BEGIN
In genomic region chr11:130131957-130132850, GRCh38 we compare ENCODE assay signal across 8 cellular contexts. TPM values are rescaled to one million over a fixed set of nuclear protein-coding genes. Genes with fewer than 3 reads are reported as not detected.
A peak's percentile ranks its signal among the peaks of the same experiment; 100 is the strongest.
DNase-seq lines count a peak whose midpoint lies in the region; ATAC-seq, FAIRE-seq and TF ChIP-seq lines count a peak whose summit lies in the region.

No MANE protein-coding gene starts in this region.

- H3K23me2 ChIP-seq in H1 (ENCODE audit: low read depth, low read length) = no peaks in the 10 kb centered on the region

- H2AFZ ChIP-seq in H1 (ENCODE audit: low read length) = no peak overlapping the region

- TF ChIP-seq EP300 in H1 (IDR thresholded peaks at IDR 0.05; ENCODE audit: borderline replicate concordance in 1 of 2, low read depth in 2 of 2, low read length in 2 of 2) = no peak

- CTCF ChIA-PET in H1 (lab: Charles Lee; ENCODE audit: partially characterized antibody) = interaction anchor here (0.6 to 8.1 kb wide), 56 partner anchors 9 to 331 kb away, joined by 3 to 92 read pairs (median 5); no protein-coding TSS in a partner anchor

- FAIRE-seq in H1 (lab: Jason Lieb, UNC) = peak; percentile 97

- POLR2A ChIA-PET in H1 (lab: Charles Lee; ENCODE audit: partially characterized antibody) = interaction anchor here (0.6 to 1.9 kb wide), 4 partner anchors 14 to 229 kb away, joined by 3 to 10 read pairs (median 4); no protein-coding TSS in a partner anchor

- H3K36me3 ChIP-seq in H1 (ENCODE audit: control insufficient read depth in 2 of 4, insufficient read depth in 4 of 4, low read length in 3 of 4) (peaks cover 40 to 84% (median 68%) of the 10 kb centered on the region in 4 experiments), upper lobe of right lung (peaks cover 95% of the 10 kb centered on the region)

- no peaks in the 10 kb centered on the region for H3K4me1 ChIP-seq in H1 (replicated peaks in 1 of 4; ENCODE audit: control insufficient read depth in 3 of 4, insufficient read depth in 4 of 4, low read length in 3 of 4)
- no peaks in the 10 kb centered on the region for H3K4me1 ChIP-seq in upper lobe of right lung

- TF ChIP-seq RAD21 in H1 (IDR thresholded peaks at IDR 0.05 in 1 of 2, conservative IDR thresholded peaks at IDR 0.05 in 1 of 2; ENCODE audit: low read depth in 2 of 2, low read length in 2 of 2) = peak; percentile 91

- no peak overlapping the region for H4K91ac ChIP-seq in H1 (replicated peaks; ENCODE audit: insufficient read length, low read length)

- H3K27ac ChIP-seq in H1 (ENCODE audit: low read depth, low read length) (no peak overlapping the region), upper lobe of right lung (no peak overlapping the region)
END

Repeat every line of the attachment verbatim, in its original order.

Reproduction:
In genomic region chr11:130131957-130132850, GRCh38 we compare ENCODE assay signal across 8 cellular contexts. TPM values are rescaled to one million over a fixed set of nuclear protein-coding genes. Genes with fewer than 3 reads are reported as not detected.
A peak's percentile ranks its signal among the peaks of the same experiment; 100 is the strongest.
DNase-seq lines count a peak whose midpoint lies in the region; ATAC-seq, FAIRE-seq and TF ChIP-seq lines count a peak whose summit lies in the region.

No MANE protein-coding gene starts in this region.

- H3K23me2 ChIP-seq in H1 (ENCODE audit: low read depth, low read length) = no peaks in the 10 kb centered on the region

- H2AFZ ChIP-seq in H1 (ENCODE audit: low read length) = no peak overlapping the region

- TF ChIP-seq EP300 in H1 (IDR thresholded peaks at IDR 0.05; ENCODE audit: borderline replicate concordance in 1 of 2, low read depth in 2 of 2, low read length in 2 of 2) = no peak

- CTCF ChIA-PET in H1 (lab: Charles Lee; ENCODE audit: partially characterized antibody) = interaction anchor here (0.6 to 8.1 kb wide), 56 partner anchors 9 to 331 kb away, joined by 3 to 92 read pairs (median 5); no protein-coding TSS in a partner anchor

- FAIRE-seq in H1 (lab: Jason Lieb, UNC) = peak; percentile 97

- POLR2A ChIA-PET in H1 (lab: Charles Lee; ENCODE audit: partially characterized antibody) = interaction anchor here (0.6 to 1.9 kb wide), 4 partner anchors 14 to 229 kb away, joined by 3 to 10 read pairs (median 4); no protein-coding TSS in a partner anchor

- H3K36me3 ChIP-seq in H1 (ENCODE audit: control insufficient read depth in 2 of 4, insufficient read depth in 4 of 4, low read length in 3 of 4) (peaks cover 40 to 84% (median 68%) of the 10 kb centered on the region in 4 experiments), upper lobe of right lung (peaks cover 95% of the 10 kb centered on the region)

- no peaks in the 10 kb centered on the region for H3K4me1 ChIP-seq in H1 (replicated peaks in 1 of 4; ENCODE audit: control insufficient read depth in 3 of 4, insufficient read depth in 4 of 4, low read length in 3 of 4)
- no peaks in the 10 kb centered on the region for H3K4me1 ChIP-seq in upper lobe of right lung

- TF ChIP-seq RAD21 in H1 (IDR thresholded peaks at IDR 0.05 in 1 of 2, conservative IDR thresholded peaks at IDR 0.05 in 1 of 2; ENCODE audit: low read depth in 2 of 2, low read length in 2 of 2) = peak; percentile 91

- no peak overlapping the region for H4K91ac ChIP-seq in H1 (replicated peaks; ENCODE audit: insufficient read length, low read length)

- H3K27ac ChIP-seq in H1 (ENCODE audit: low read depth, low read length) (no peak overlapping the region), upper lobe of right lung (no peak overlapping the region)